How great such a sacrifice would be, should it ever be asked of her, no one but herself could ever know, for she was perfectly well aware that in Tremayne’s strange double life there were two loves, one of which, and that not the real and natural one, was hers.
Had she felt that she had the disposal of herself in her own hands, she would not, perhaps, have waited with such painful apprehension the avowal which hour after hour, now that they were brought into such close and constant relationships on board this little vessel high in mid-air, she saw trembling on the lips of her rescuer.
Arnold’s life of hard, honest work, and his constant habit of facing truth in its most uncompromising forms, had made dissimulation almost impossible to him; and added to that, situated as he was, there was no necessity for it. Colston knew of his love, and the Princess had guessed it long ago. Did Natasha know his open secret? Of that he hardly dared to be sure, though something told him that the inevitable moment of knowledge was near at hand.
For the first twenty-four hours of the voyage he had seen very little of either her or the Princess, as they had mostly remained in their cabins, enjoying a complete rest after the terrible fatigue and suffering they had gone through since their capture in Moscow, but on the Thursday morning they had had breakfast in the saloon with him and Colston, and had afterwards spent a portion of the morning on deck, deeply interested in watching the fight between the British and Russians. Thanks to Radna’s foresight, they had each found a trunk full of suitable clothing on board the Ariel. These had been taken to Drumcraig by Colston, and placed in the cabins intended for their use, and so they were able to discard the uncouth but useful costumes in which they had made their escape.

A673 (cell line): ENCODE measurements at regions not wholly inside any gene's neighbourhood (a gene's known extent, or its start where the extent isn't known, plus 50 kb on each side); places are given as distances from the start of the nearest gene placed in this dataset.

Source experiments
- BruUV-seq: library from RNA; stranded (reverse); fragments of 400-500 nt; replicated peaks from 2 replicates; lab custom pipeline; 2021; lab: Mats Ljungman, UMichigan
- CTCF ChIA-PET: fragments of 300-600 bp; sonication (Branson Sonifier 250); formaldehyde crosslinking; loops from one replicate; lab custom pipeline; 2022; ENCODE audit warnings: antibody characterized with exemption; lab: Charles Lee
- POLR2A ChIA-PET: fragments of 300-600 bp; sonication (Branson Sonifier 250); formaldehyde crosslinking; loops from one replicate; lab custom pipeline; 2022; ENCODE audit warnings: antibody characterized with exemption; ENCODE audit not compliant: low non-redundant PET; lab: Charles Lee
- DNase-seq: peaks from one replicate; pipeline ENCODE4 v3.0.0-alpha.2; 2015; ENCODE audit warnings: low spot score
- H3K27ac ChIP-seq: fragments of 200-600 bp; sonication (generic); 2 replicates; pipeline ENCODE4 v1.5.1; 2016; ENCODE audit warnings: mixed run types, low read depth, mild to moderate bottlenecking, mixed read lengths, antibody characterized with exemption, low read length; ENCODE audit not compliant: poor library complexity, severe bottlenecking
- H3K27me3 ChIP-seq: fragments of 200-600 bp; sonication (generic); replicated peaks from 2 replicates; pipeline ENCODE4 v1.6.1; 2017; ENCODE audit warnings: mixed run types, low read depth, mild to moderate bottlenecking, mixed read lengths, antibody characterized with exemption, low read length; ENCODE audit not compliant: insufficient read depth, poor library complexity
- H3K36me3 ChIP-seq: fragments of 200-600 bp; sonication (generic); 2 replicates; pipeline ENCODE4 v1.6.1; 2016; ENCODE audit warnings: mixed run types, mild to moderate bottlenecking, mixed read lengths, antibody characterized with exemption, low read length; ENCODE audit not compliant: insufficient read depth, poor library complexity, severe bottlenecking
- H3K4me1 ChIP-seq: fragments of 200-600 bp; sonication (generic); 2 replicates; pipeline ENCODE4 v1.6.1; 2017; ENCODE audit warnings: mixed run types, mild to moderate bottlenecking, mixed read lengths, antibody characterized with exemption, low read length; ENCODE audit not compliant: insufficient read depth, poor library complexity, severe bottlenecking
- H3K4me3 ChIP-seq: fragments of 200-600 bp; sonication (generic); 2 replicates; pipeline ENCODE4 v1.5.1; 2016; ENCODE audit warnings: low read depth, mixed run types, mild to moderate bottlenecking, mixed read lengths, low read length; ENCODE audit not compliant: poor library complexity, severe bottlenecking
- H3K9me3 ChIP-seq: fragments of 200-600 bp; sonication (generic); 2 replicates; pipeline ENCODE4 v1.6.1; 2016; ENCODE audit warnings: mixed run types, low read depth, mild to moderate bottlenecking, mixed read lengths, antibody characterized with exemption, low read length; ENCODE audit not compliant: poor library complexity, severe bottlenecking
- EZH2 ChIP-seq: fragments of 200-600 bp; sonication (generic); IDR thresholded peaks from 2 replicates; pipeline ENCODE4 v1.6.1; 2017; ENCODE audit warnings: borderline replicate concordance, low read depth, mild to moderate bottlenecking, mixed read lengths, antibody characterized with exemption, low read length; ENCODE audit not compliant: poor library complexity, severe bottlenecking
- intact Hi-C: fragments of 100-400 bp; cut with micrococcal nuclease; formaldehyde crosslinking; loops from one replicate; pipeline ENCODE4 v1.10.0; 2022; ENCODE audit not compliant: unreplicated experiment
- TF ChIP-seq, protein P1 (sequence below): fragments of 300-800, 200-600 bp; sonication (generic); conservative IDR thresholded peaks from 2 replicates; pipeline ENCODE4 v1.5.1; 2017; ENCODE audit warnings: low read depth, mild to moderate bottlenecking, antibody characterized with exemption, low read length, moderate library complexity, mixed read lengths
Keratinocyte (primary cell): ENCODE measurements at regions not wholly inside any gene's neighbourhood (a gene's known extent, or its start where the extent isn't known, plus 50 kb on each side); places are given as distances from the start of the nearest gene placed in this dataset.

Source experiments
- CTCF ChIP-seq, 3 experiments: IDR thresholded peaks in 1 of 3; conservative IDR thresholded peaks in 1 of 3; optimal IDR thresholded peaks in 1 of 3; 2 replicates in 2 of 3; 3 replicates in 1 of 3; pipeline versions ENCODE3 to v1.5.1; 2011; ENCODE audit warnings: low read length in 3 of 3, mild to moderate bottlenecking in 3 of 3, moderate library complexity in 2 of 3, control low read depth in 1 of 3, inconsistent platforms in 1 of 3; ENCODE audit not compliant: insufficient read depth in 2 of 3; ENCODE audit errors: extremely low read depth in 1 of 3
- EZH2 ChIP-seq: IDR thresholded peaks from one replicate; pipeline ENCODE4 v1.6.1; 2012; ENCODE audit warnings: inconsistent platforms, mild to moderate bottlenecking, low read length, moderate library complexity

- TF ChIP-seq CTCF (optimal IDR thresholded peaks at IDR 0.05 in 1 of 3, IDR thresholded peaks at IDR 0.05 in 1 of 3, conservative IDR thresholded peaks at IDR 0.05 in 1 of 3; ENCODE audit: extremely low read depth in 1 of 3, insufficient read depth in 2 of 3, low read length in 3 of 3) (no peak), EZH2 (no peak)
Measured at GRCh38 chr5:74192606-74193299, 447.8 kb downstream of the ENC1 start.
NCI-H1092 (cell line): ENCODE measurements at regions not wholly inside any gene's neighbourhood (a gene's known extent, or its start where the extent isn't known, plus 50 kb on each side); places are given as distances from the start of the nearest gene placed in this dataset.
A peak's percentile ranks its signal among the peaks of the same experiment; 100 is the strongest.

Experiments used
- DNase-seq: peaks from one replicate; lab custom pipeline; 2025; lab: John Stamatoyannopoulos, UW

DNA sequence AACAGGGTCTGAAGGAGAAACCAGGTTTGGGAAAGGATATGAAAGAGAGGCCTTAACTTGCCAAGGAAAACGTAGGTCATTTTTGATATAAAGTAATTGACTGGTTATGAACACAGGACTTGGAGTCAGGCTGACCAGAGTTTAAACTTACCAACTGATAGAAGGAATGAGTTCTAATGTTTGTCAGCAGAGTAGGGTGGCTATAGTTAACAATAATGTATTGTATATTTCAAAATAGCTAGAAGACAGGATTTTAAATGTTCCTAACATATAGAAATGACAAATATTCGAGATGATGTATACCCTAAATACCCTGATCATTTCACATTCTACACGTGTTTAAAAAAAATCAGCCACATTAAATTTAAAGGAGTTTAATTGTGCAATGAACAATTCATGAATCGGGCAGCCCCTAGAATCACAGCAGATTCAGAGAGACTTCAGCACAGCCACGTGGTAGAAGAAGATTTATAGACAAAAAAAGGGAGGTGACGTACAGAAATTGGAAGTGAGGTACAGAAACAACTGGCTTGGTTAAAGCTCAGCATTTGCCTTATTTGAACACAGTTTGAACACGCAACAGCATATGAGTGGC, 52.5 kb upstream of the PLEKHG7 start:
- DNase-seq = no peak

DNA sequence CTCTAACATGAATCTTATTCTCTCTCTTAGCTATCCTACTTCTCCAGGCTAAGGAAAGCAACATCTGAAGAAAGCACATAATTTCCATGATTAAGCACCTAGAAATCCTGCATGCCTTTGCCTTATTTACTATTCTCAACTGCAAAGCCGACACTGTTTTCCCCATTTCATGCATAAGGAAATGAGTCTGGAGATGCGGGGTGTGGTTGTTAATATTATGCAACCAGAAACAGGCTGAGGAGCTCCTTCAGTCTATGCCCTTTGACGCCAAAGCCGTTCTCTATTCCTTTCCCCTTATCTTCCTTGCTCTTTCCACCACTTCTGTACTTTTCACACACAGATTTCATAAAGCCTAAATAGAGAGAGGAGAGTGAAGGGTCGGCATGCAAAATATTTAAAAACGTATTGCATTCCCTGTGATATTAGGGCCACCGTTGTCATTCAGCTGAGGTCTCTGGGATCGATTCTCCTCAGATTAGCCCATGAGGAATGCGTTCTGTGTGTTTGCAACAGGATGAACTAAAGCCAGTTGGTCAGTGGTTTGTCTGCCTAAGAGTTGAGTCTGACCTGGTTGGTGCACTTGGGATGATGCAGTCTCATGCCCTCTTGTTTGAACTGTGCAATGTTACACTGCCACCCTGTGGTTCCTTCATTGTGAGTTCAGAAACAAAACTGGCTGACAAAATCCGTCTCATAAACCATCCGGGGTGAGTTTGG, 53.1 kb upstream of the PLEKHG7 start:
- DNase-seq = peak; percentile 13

In the afternoon Arnold had had to perform the pleasant task of showing them over the Ariel, explaining the working of the machinery, and putting the wonderful vessel through various evolutions to show what she was capable of doing.
He rushed her at full speed through the air, took flying leaps over outlying spurs of mountain ranges that lay in their path, swooped down into valleys, and flew over level plains fifty yards from the ground, like an albatross over the surface of a smooth tropic sea. Then he soared up from the earth again, until the horizon widened out to vast extent, and they could see the mighty buttresses of “the Roof of the World” stretching out below them in an endless succession of ranges as far as the eye could reach.
Neither Natasha nor the Princess could find words to at all adequately express all that they saw and learnt during that day of wonders, and all night Natasha could hardly sleep for waking dreams of universal empire, and a world at peace equitably ruled by a power that had no need of aggression, because all the realms of earth and air belonged to those who wielded it.
When at last she did go to sleep, it was to dream again, and this time of herself, the Angel of the Revolution, sharing the aërial throne of the world-empire with the man who had made revolutions impossible by striking the sword from the hand of the tyrants of earth for ever.
Last updated Monday, December 22, 2014 at 10:50